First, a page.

Why we love rats

Our red panda issue features an amazing article about rats, and here we explain what makes them some of the coolest animals on the planet

Rats weren’t responsible for the plague. Rats don’t aim for the jugular. These rodents have a seriously bad reputation that they don’t deserve. They conquered the world by stowing away on human modes of transport and are now found all over the planet. While some find this repulsive, we’re impressed by this small animal’s drive to survive.

Rats have relationships

As social creatures, rats depend on others around them. They sleep snuggled up with their friends and play with their siblings. Rats are ticklish, and even laugh when tickled. Like primates, rats groom one another and form close bonds with neighbouring rats. They will even free another trapped rat if given the chance, even if food is on offer that they could keep for themselves.

Whiskers are more than hair

The hairs that sprout from a rat’s face give the animal a sixth sense. The hairs work like the tips of human fingers groping around in the dark, using touch to build up a picture of the environment. When a whisker comes into contact with an object they send messages to the brain, allowing a rat to see without using its eyes. They can also detect air flow patterns, picking up movement in the environment before they can see or hear it.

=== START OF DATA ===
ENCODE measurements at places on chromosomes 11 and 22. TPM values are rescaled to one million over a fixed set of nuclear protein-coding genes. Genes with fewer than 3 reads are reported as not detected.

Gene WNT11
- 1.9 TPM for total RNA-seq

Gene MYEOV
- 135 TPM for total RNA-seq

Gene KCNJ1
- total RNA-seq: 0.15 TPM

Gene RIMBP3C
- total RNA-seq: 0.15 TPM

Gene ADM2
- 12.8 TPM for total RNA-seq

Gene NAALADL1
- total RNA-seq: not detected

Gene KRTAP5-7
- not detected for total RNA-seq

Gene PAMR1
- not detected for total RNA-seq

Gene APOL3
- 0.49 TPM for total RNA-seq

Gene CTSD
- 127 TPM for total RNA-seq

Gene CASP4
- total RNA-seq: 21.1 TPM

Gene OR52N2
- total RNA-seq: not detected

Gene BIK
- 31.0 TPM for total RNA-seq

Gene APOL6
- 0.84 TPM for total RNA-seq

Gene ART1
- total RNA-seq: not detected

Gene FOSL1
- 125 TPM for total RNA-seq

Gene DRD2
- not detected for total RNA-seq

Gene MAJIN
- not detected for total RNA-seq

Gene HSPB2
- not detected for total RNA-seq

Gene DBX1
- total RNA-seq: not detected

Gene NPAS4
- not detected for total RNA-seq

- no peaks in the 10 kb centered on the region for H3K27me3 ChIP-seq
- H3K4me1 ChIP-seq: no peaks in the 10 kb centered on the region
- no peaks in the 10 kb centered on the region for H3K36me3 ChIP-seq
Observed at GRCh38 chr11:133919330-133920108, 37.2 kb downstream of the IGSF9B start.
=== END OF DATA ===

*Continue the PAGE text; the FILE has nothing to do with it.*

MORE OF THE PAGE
rat whiskers

Rodent memory is incredible

When exploring a new area, rats create networks of pathways that they are able to remember in the future. Scientists used to think they achieved this by following their own trails of urine, but rats even find their way after heavy rain and snowfall. Recent research has revealed that rats use visual cues to remember their way, remembering vertical landmarks like trees or fence posts. These memories are thought to be more robust than a human recalling a telephone number.

Rat memory is thought to work by a system called parallel processing. This means that the brain deals with information in different areas at the same time. Each area processes the information according to a different set of principles, with the outcome influencing the animal’s behaviour. Parallel processing leads to storage of information that influences how similar information is dealt with in the future, making rats exceptional learners.

 

If you love animals from rodents to rhinos get yourself World of Animals magazine every month, or get a great deal by subscribing or becoming a digital reader today.

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Image from
flickr.com/photos/jean-jacquesboujot
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